Prof. Vanhaverbeke: 'Open innovation is a win-win because it is two-directional traffic'

02/11/2022 — minutes reading time
Co creatie Wim Vanhaverbeke JPEG

Open innovation is a concept that has already existed for some time, but interest in it has only accelerated recently. Wim Vanhaverbeke, Professor of Digital Strategy and Innovation at the University of Antwerp, specialises in open innovation management and digital strategies. He took the time to share with us his insights on the benefits of open innovation and co-creation… and also the potential obstacles.

What is meant by open innovation, and why has this concept only recently aroused real interest?

Open innovation is a form of innovation that sees a company utilising valuable ideas from both within and without the firm. So, when it comes to innovation it not only relies on the expertise or resources available in-house, it also obtains ideas from external sources by sharing knowledge and/or working with other companies or organisations. The concept was first described some 20 years ago by Henry Chesbrough in his book Managing Open Innovation. He believes that open innovation can be used to improve product quality and variety and also to reduce the time it takes to launch a new product on the market.

The concept was relatively slow to gain traction, but eventually a few industries, such as high-tech, pharmaceuticals, consumer goods and automotive, set the ball rolling. Research and development in these high-end industries is risky and expensive, while knowledge expands so quickly that large companies might struggle to keep up – they cannot invest in everything. For them the important thing is to insource and integrate knowledge. Open innovation offers the advantage of allowing them to invest in new technology while the market risks are left to the high-tech startups, which are financed by venture capitalists.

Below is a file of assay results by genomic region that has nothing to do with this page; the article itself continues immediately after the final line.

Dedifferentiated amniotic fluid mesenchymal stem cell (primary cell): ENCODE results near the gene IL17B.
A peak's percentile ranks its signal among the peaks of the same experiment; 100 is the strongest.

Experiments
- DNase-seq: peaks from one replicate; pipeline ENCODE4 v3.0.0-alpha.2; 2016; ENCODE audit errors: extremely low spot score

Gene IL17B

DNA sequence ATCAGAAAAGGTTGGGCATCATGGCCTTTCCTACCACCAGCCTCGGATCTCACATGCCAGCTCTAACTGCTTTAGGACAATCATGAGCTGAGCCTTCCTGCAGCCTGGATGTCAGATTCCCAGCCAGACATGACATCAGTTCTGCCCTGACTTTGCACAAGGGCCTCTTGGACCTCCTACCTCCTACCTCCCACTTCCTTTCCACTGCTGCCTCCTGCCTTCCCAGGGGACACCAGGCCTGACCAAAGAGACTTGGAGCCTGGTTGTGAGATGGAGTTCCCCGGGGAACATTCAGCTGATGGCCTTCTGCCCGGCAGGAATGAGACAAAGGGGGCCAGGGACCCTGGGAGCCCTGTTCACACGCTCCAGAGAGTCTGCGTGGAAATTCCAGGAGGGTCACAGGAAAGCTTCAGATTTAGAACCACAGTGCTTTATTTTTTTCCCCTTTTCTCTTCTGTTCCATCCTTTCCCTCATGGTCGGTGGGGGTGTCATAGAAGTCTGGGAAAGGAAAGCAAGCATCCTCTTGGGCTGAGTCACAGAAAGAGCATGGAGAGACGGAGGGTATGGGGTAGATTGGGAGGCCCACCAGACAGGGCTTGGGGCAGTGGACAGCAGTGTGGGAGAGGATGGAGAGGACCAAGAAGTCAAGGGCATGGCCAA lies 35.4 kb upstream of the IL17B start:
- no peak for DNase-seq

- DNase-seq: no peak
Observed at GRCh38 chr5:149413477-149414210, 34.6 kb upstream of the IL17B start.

For their part, these small companies can better leverage their knowledge and benefit from the production capacity and global presence of the big players.

But large companies also have a great deal of unused technology lying on the shelf, and open technology allows them to cash in on it through licencing the technology or by creating spin-offs. It's a win-win because it is two-directional traffic.

Is co-creation always the outcome of open innovation?

It can certainly lead to the joint development and design of new products, but also to the improved usage of existing technology, and licensing allows one to use it in fields other than the one it was created for.

Co-creation is not only beneficial for large companies but also for SMEs. A great example is Curana, which manufactures bicycle parts in West Flanders, and that developed an open innovation strategy with a range of partners so that it was able to design completely new products faster than anybody else in the sector.

So open innovation is not the exclusive preserve of major companies?

Definitely not. Open innovation can be successfully employed by small ones too, as the Curana example demonstrates. A partnership not only means that various skills are brought together, it also allows for the research and development costs to be shared, and so SMEs can also use this strategy to grow.

Unfortunately, many of these companies are unfamiliar with the concept, which is why the authorities are focusing on initiatives through VLAIO (Flanders Innovation and Entrepreneurship) and other bodies to encourage open innovation. This can be done directly by getting companies to join forces or indirectly through engaging specialists and spearhead clusters as intermediaries between the users and providers of technology.